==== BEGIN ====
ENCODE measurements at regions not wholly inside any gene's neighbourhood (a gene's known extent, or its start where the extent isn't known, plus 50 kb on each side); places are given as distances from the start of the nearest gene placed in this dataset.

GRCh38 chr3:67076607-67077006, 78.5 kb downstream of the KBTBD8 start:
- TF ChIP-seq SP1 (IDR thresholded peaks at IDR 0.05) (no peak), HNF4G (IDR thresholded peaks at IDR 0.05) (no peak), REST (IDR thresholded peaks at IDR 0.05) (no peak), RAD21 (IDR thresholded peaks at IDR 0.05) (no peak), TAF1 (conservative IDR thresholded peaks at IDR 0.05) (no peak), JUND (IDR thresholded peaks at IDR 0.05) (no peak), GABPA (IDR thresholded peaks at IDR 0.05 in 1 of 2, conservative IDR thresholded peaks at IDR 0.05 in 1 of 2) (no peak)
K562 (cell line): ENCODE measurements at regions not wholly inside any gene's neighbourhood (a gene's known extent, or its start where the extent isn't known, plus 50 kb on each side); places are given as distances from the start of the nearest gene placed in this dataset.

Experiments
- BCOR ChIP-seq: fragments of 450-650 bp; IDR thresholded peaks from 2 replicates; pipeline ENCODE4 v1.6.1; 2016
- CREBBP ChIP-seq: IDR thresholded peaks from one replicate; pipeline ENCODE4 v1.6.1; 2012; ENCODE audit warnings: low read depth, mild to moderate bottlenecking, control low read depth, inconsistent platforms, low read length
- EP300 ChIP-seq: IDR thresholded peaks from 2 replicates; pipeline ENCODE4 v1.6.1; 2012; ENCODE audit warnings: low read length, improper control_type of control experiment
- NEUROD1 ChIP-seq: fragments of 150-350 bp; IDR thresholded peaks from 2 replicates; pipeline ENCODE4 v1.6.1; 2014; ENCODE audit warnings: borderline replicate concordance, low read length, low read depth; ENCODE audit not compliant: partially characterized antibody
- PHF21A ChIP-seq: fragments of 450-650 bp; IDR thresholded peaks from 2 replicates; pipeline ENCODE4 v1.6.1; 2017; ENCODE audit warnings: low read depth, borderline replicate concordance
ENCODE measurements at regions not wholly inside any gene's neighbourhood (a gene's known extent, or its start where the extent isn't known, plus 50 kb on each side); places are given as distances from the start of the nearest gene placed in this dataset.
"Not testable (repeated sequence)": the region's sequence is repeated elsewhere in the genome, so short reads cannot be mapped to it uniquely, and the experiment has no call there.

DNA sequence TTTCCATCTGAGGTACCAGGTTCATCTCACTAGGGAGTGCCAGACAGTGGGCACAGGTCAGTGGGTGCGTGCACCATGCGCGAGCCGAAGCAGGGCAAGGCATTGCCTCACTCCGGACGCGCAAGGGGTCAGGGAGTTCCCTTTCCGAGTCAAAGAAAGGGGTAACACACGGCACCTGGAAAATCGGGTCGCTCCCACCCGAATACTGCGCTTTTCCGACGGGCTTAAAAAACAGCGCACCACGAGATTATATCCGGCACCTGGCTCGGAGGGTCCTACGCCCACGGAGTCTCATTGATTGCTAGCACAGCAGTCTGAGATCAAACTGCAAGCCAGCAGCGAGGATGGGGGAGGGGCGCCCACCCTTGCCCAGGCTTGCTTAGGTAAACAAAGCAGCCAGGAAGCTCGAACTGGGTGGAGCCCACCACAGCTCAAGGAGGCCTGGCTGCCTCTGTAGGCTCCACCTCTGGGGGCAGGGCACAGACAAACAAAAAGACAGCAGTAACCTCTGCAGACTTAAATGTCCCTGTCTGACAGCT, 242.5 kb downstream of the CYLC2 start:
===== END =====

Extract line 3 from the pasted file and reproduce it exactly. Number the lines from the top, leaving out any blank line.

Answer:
- TF ChIP-seq SP1 (IDR thresholded peaks at IDR 0.05) (no peak), HNF4G (IDR thresholded peaks at IDR 0.05) (no peak), REST (IDR thresholded peaks at IDR 0.05) (no peak), RAD21 (IDR thresholded peaks at IDR 0.05) (no peak), TAF1 (conservative IDR thresholded peaks at IDR 0.05) (no peak), JUND (IDR thresholded peaks at IDR 0.05) (no peak), GABPA (IDR thresholded peaks at IDR 0.05 in 1 of 2, conservative IDR thresholded peaks at IDR 0.05 in 1 of 2) (no peak)